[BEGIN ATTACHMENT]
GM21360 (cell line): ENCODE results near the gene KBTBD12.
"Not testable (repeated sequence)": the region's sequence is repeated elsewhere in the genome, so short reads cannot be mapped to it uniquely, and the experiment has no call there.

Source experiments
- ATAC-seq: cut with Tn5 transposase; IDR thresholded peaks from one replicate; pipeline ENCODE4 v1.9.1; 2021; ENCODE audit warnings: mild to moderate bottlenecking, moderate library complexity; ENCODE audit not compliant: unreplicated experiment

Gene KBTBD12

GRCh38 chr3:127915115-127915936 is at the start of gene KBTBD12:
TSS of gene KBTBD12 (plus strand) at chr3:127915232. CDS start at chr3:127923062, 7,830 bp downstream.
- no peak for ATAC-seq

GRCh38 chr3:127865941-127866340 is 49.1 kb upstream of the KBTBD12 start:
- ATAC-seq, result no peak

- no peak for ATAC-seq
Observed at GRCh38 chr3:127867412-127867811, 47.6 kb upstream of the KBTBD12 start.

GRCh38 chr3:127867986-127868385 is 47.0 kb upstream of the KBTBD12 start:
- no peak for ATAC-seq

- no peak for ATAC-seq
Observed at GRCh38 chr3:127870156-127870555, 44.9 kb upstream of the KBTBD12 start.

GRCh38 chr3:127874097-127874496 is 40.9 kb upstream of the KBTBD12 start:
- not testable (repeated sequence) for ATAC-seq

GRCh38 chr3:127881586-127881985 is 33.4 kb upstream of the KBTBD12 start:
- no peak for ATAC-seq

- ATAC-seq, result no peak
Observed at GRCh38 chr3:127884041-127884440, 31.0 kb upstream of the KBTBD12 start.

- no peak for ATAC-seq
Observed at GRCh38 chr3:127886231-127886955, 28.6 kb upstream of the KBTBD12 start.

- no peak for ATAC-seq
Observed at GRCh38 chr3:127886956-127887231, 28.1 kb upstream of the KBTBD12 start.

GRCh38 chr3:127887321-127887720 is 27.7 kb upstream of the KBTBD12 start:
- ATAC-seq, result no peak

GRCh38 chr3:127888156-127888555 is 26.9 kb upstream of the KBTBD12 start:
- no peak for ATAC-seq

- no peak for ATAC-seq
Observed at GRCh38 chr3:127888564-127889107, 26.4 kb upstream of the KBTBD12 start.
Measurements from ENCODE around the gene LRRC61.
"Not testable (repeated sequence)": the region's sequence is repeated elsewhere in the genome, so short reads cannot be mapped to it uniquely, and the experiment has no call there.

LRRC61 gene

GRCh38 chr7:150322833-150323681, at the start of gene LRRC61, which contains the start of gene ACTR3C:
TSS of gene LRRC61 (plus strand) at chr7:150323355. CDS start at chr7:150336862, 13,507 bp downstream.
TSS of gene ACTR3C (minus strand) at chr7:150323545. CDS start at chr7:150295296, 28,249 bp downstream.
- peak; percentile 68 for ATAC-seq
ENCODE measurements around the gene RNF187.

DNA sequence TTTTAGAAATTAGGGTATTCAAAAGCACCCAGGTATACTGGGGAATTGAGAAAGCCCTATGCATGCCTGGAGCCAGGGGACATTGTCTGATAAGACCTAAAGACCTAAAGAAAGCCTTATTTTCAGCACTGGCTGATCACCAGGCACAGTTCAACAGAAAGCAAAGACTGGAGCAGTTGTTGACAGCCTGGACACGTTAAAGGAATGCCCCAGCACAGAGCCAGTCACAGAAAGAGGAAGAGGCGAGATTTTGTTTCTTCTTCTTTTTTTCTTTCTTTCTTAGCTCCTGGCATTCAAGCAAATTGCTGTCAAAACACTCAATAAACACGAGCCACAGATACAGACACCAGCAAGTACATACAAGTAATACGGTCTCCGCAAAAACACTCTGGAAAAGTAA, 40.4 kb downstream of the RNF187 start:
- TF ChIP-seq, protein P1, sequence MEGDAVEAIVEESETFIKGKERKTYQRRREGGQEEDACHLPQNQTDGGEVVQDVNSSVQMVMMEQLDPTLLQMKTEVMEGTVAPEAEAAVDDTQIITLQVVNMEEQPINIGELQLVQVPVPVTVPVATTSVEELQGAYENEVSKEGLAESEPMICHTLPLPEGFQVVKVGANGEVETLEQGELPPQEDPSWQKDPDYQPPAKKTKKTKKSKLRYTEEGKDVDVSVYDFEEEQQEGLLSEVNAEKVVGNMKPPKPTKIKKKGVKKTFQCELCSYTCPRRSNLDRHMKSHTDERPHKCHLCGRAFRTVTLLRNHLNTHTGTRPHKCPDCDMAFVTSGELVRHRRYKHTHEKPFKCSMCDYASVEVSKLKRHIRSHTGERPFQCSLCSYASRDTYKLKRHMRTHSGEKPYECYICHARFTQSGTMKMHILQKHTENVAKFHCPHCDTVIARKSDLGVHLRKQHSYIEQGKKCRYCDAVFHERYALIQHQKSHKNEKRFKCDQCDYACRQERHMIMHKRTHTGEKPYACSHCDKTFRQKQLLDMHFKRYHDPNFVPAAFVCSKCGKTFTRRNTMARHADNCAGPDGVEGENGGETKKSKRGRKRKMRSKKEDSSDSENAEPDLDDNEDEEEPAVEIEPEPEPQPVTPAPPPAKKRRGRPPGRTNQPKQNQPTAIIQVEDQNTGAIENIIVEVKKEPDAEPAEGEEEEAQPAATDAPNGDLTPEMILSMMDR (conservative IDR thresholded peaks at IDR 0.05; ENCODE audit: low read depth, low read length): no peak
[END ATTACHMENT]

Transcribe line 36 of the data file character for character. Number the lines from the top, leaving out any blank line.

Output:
GRCh38 chr7:150322833-150323681, at the start of gene LRRC61, which contains the start of gene ACTR3C: